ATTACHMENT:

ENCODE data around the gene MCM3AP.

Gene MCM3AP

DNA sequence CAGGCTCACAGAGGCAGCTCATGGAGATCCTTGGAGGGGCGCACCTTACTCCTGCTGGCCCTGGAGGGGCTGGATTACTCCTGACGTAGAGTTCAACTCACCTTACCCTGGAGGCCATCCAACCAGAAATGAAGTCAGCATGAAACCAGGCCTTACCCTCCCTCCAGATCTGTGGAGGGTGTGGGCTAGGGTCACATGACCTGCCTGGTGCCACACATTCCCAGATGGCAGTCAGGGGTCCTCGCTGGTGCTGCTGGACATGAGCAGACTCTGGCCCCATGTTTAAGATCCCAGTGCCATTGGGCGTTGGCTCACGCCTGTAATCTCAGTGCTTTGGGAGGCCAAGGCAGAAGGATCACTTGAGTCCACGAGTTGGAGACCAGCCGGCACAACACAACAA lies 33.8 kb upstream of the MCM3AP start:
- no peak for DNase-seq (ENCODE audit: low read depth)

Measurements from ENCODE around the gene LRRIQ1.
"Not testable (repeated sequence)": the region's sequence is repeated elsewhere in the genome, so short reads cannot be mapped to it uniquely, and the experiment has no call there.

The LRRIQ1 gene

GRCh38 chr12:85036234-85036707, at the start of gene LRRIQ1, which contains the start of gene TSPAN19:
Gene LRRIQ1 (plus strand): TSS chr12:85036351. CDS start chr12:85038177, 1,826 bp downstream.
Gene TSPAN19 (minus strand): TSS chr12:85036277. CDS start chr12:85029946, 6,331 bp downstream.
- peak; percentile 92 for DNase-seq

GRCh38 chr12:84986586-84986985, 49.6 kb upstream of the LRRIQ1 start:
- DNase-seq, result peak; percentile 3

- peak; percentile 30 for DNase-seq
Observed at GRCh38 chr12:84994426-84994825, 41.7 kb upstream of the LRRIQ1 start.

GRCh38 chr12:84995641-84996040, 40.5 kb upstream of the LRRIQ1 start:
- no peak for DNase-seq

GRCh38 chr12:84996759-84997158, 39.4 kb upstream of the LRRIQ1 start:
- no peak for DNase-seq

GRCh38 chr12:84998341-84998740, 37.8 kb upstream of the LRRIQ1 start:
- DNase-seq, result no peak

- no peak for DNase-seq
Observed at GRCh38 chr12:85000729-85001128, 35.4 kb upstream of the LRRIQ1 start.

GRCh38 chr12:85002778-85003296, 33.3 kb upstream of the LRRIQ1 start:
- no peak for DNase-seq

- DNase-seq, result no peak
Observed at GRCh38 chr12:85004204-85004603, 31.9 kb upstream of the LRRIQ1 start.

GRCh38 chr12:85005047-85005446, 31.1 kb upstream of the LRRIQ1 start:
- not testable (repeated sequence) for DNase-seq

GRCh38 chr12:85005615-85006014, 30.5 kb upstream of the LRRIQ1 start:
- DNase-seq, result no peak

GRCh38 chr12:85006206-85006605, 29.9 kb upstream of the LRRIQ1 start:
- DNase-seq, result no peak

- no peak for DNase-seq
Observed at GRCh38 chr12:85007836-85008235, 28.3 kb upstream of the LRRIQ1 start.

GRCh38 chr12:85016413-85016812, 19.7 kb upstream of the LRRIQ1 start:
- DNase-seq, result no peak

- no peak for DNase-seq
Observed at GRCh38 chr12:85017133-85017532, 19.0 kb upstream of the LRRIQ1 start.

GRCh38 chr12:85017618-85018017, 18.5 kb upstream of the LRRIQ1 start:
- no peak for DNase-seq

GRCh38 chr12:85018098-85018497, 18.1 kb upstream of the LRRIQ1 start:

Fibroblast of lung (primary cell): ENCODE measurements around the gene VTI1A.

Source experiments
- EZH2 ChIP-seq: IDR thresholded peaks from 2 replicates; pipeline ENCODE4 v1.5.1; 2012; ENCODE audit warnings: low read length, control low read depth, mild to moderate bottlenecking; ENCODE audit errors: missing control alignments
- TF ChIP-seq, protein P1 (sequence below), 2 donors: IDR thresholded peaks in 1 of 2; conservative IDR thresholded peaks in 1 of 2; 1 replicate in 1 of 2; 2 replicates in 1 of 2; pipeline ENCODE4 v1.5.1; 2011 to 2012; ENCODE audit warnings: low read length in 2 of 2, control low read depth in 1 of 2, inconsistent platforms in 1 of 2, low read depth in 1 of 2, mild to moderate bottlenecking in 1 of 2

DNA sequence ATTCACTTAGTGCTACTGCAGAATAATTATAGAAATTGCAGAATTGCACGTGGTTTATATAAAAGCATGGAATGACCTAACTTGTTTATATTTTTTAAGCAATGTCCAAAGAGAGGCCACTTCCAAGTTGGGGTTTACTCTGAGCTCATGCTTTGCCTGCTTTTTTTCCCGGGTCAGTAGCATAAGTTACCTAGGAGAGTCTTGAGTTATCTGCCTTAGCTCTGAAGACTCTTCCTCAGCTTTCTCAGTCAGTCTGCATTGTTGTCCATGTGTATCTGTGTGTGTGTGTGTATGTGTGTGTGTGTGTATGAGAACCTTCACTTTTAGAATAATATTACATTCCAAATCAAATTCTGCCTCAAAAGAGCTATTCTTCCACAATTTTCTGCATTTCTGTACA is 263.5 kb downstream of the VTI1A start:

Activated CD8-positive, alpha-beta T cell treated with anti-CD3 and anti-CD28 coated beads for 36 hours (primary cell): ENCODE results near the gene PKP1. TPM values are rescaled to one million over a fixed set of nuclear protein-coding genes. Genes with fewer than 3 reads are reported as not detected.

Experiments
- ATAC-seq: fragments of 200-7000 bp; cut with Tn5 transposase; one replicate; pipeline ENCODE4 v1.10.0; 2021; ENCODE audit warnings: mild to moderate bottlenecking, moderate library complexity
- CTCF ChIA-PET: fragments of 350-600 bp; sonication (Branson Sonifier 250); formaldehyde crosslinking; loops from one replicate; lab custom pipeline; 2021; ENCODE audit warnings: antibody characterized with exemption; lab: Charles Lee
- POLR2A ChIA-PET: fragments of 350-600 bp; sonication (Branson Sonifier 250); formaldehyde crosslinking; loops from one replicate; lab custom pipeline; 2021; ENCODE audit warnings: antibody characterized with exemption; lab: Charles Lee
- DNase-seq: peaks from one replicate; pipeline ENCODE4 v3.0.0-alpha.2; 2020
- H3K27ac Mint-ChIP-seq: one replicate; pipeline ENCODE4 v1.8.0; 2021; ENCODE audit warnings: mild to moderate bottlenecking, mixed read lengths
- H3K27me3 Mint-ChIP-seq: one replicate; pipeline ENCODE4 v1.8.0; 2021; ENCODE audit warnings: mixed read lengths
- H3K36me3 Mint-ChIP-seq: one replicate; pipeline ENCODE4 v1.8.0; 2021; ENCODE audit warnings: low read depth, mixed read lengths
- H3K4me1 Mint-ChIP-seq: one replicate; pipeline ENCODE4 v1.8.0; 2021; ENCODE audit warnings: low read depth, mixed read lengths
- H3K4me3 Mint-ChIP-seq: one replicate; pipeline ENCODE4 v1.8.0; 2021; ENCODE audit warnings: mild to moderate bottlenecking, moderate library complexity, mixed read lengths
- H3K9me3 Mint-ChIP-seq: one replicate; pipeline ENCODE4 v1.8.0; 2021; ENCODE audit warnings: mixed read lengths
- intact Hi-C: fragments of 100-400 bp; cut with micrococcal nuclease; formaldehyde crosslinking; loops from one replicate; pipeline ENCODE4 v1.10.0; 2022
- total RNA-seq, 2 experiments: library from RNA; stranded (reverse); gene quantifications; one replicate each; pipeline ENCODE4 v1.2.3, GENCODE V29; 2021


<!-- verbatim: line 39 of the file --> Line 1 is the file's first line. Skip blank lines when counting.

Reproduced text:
Observed at GRCh38 chr12:85017133-85017532, 19.0 kb upstream of the LRRIQ1 start.